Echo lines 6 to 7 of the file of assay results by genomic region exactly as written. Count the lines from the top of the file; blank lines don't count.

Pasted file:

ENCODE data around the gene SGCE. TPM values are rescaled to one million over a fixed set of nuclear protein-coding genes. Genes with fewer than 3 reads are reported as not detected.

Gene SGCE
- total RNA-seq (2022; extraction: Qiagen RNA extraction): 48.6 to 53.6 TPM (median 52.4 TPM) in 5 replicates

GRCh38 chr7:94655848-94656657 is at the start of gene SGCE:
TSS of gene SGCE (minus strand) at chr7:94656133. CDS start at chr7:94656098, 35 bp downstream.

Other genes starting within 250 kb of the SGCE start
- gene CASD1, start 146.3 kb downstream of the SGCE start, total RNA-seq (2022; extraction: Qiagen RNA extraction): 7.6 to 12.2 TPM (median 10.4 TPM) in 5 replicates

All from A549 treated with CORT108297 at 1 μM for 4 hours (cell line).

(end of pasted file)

Other genes starting within 250 kb of the SGCE start
- gene CASD1, start 146.3 kb downstream of the SGCE start, total RNA-seq (2022; extraction: Qiagen RNA extraction): 7.6 to 12.2 TPM (median 10.4 TPM) in 5 replicates